Just as this kid is climbing out of the water into the boat clutching a fish that they have caught, a shark decides that it would quite like the fish itself! As the video at the bottom of this page shows, sharks are very good at sneaking up on things in the water!
Sharks As Successful Predators
We don’t know the species of this particular shark but it is clearly very interested in the fish! As a carnivore, this shark must be able to detect prey in and on the water so that it can launch an attack. To enable them to do this, many sharks have complex brains that enable them to process information from many senses at the same time.
How Do Sharks Use Sight And Smell To Find Prey?
Light does not travel as well through water as it does through the air so seeing things at a distance is always going to be a challenge. Therefore, a shark relies on its other senses until the prey is around 50 feet away. Nevertheless, it has some useful eyesight adaptations that assist with hunting. The eyes are positioned on the side of their head so they are able to see nearly all around them. Similar to cats, they have a reflective layer of shiny cells called the ‘tapetum lucidum’ which improves vision in low light conditions. It’s particularly helpful for species that hunt in deep water and at night when light is minimal.
In contrast, smell is hugely important to sharks, and up to two-thirds of the total weight of their brain is employed in interpreting smells. In this way, they are able to detect prey, potential predators, and potential mates. Some species have super smell detection and can detect one part of blood in one million parts of water.
Sharks Using Sound, Touch, And Taste
Some sharks are great at picking up low-frequency signals allowing them to track wounded prey. They may have nerve endings in their skin and pressure-sensitive nerves in their teeth. Some species use a ‘test bite’ to get more information but this can prove fatal for the creature on the receiving end!
Finally, they have a complex electro-sensory system involving organs called the ampullae of Lorenzini. We are still learning how these help sharks to detect prey and to navigate their migration journeys.
Common Types of Sharks Found in Australian Waters
Within the country, there are four types of sharks that are most commonly documented for their attacks or encounters with humans: the bull shark, tiger shark, oceanic whitetip shark, and the great white shark. These sharks are vital for maintaining marine ecosystems in Australia. Conservation and protection are crucial. While encountering sharks can be awe-inspiring, it is important to approach their habitats with caution and practice responsible behavior for the safety of both humans and sharks.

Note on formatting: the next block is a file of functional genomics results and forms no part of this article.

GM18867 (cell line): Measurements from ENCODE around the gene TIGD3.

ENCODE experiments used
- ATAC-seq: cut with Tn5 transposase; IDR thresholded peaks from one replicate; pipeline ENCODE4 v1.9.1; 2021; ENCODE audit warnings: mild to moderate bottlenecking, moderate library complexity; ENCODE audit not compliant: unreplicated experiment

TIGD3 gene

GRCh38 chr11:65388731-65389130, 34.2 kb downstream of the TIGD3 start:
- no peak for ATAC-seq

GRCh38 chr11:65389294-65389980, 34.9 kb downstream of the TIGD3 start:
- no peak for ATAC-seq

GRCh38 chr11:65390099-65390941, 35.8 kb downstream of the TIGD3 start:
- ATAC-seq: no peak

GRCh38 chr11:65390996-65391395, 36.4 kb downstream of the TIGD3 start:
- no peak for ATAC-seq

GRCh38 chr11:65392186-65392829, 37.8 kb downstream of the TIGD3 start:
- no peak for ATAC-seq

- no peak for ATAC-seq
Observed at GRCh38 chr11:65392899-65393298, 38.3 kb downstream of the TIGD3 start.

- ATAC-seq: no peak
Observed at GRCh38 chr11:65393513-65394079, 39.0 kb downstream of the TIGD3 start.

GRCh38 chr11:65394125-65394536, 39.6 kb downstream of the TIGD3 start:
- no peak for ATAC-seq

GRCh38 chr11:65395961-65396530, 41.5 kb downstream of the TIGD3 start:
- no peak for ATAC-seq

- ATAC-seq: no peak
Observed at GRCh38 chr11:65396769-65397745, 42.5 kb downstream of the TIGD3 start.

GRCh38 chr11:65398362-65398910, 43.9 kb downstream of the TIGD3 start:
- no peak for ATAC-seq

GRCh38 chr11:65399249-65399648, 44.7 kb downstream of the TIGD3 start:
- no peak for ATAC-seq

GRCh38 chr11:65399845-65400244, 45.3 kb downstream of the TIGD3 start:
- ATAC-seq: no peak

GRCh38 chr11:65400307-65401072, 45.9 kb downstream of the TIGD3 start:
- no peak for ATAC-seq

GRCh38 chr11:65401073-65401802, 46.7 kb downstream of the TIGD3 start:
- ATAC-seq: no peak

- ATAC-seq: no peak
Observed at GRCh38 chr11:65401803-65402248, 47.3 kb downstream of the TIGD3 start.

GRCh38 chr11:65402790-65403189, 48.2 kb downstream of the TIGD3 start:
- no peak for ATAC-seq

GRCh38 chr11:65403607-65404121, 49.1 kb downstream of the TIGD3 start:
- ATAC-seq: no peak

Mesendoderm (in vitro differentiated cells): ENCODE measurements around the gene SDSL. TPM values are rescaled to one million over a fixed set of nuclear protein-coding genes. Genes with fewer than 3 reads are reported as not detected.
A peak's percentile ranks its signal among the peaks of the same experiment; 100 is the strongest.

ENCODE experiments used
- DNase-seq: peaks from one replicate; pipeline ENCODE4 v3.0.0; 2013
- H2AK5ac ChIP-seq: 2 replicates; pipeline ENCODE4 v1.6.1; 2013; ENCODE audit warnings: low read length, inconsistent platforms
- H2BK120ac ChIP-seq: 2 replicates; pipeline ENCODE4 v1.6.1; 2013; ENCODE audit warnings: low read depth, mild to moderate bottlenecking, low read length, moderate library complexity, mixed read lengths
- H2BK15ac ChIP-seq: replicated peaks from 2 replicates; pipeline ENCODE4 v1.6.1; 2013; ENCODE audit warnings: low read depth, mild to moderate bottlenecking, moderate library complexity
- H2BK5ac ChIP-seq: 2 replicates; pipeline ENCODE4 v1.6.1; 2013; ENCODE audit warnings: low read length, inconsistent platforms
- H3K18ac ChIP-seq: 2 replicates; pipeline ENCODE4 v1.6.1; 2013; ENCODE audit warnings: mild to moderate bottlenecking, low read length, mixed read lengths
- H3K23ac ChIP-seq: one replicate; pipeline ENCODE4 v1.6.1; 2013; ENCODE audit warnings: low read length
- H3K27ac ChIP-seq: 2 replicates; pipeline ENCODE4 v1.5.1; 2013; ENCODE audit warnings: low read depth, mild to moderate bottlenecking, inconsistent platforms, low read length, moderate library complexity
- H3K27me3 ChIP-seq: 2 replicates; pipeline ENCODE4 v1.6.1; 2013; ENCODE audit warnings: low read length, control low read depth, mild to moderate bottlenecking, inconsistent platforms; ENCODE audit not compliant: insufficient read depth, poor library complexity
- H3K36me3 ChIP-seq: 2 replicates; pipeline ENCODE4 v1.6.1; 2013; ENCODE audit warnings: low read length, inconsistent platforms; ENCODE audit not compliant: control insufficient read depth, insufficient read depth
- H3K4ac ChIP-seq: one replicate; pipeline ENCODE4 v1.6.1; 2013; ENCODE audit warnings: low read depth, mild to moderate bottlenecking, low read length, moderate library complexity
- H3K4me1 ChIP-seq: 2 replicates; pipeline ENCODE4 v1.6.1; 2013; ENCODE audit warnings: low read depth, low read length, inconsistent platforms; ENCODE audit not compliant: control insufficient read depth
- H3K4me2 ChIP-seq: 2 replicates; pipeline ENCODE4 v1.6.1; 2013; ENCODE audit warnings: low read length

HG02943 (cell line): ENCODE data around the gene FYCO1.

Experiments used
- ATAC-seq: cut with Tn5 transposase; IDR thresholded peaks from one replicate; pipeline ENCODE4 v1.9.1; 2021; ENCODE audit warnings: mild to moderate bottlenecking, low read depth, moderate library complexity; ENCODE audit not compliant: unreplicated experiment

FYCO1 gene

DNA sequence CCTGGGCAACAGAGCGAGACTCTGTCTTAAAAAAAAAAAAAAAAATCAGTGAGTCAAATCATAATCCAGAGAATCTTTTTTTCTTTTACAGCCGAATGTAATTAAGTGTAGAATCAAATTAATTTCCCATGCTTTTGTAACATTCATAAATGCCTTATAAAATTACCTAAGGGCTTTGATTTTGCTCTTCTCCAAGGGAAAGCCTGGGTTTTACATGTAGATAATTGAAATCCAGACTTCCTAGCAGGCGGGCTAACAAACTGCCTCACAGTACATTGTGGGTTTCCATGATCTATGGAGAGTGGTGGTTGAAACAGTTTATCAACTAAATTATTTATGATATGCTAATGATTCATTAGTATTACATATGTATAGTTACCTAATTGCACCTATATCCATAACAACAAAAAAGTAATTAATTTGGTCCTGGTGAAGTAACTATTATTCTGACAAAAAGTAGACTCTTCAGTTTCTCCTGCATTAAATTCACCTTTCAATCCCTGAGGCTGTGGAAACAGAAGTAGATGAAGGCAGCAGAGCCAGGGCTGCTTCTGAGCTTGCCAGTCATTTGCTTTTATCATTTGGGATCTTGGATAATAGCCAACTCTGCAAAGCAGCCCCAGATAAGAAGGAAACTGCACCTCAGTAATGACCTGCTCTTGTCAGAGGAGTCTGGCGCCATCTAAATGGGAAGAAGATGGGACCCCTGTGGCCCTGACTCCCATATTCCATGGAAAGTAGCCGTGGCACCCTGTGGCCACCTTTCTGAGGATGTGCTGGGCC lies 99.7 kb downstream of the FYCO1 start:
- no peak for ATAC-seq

Click The Link Below To Watch The Full Video!
Is This Normal Behavior?
There have been plenty of tales (and video footage) of sharks snagging fish caught by humans. Given their sharp senses which we have already discussed, a shark in the vicinity of a fish being captured would be tempted to jump in–especially if there was blood in the water. A struggling fish, being slowly dragged towards a boat or shoreline, would certainly be tempting!
Sharks do indeed prefer the sneak attack. They have the ability to avoid the field of vision of their prey, whether it be fish or humans. Was this shark drawn by the fish or the boy that was holding it? Only it can answer that!
How Big Do Sharks Get?
Sharks come in all sizes – from the 60-foot-long whale shark to small aquarium-sized sharks – each species is unique in size and appearance. For the purposes of this article, we will focus on sharks that are found in Australian waters.
Out of 400 species of sharks, around 180 have been spotted in Australian waters – with 70 species that are thought to be endemic. The sharks most commonly seen in the ocean are mako sharks, (can grow up to 8 feet), great whites, (can grow up to 20 feet), basking sharks, (can grow up to 49.8 feet), and porbeagles, (can grow up to 8.2 feet). Sharks swimming in the freshwater currents are bull sharks, (can grow up to 11.5 feet ), and tiger sharks, (can grow up to 24.6 feet).
Unfortunately, we don’t know what kind of shark stole the boy’s fish in the video – but let’s be glad that it was a small one!
The Featured Image
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